The Gabor-jet model (Lades et al., 1993) is designed to capture the response properties of simple cells in V1 hypercolumns. The model computes a single value that represents the similarity of two images with respect to V1 simple and complex cell filtering. These values have been shown to almost perfectly predict psychophysical similarity in discriminating metrically varying complex visual stimuli such as faces, blobs (resembling teeth), and simple volumes (geons) (Yue et al., 2012; Amir et al., 2012). Under the assumption that V1 captures metric variation, the sensitivity to the “qualitative” differences of complex stimuli, such as NAPs vs. MPs, or differences in facial identity vs. expression (that are presumably rendered explicit in later stages) can be more rigorously evaluated. Here we introduce a new tool to conveniently explain and test this model in what is designed to be an engaging, interactive context. The tool can thus serve both methodological and didactic functions.

Gabor-like filters develop as part of the linear decomposition of natural images (Olshausen and Field, 1996) so the Gabor-like filtering characteristic of V1 simple cells is not unexpected. These basis sets emerge in the first layer of leading convolution neural networks for image recognition (e.g., Krizhevsky et al., 2012) or are simply assumed as in the GIST model of Oliva and Torralba (2001), that adopts the use of multi-scale, multi-orientation Gabor filters to create a sparse description of image locations in much the same way that each jet in the Gabor-jet model is composed of a set of Gabor filters at different scales and orientations which share a common center in the image space. Similarly, the first layer of HMAX (Riesenhuber and Poggio, 1999) convolves image pixels with oriented Gabor filters before pooling responses (and then repeating those operations). So although the Gabor-jet model was developed almost a quarter of a century ago, its offering of an explicit measure of V1-based image similarity is still relevant given the widespread incorporation of Gabor filtering as the input stage in contemporary neurocomputational models of vision.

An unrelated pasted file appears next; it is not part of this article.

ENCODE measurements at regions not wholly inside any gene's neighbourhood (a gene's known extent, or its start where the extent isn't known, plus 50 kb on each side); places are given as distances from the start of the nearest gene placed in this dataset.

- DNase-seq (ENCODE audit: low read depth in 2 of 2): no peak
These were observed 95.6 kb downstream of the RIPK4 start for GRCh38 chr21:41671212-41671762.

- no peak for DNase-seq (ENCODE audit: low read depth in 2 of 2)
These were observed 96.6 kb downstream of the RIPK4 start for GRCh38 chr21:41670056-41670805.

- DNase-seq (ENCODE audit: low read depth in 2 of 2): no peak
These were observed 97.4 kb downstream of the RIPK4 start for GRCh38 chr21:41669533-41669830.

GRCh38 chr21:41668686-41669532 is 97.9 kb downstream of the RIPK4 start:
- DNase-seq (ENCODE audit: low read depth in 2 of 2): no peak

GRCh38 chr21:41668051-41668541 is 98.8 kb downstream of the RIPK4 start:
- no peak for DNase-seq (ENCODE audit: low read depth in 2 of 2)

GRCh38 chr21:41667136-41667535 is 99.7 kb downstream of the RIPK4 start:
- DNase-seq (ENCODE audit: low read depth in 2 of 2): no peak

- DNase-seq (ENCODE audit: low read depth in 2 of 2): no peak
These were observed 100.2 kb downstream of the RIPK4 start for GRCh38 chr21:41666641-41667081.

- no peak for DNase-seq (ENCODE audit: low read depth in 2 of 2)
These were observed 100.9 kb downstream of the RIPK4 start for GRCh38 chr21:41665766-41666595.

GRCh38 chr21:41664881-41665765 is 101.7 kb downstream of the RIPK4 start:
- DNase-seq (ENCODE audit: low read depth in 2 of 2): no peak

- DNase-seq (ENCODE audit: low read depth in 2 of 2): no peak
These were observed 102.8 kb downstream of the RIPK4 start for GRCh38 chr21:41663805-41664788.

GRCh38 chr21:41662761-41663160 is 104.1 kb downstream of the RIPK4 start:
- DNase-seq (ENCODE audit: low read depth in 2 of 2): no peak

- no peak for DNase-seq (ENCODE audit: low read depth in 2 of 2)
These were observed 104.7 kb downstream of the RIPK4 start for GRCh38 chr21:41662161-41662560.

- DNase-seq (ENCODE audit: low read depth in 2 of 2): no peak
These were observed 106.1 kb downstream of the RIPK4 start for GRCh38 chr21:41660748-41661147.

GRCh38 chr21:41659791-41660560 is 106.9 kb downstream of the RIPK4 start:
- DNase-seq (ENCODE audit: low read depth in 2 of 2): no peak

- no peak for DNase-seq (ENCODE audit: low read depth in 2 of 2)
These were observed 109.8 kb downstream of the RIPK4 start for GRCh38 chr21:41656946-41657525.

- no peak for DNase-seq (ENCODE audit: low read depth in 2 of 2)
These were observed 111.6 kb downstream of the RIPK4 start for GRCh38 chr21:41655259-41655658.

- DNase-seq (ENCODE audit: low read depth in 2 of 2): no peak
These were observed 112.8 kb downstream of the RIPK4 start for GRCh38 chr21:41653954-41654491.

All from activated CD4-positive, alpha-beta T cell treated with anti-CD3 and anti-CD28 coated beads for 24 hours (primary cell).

Our implementation of the Gabor-jet model follows that of Lades et al. in which each Gabor “jet” is modeled as a set of Gabor wavelet kernels at 5 scales and 8 orientations, with the center of their receptive fields tuned to the same point in the visual field (Figure 1). We employ a 10x10 square grid—and therefore 100 jets—to mark the positions in the image space from which kernel convolution values are extracted.

Given kernels of sufficiently large scale and a grid of sufficient density, some kernels' receptive fields (RFs) will overlap, as shown to the right. An Image Understanding Lab study (Xu et al., 2014) demonstrated that these large RFs account for the face configural effect "in which a difference in a single part appears more distinct in the context of a face than it does by itself." Example image used with permission from Xu et al.

After performing a 2D Fourier transform on the image, we multiply the Fourier-transformed image pixel-wise with these Gabor wavelet kernels (also in the Fourier domain) before transforming the image back out of the frequency domain. Next, we extract the magnitude and phase of the resultant image at given positions in the visual field-- in this case, we use the 10x10 grid to mark the positions from which values are extracted. We concatenate these two values for each kernel in the jet, yielding a 100x80 matrix of values for each image, which can then be collapsed into a vector of 8000 values. We consider the Euclidean distance between any two output vectors as the perceptual distance between those two face images which produced the vectors, because the Euclidean distance has been shown to more closely reflect human behavior than other metrics, such as correlation (Yue et al., 2012). A MATLAB implementation of this model with increased functionality can be found here.

If you use this web app in your own work, please cite as Margalit, E., Biederman, I., Herald, S. B., Yue, X., & von der Malsburg, C. (2016). An applet for the Gabor scaling of the differences between complex stimuli. Attention, Perception, & Psychophysics. 78(8), 2298-2306. doi:10.3758/s13414-016-1191-7.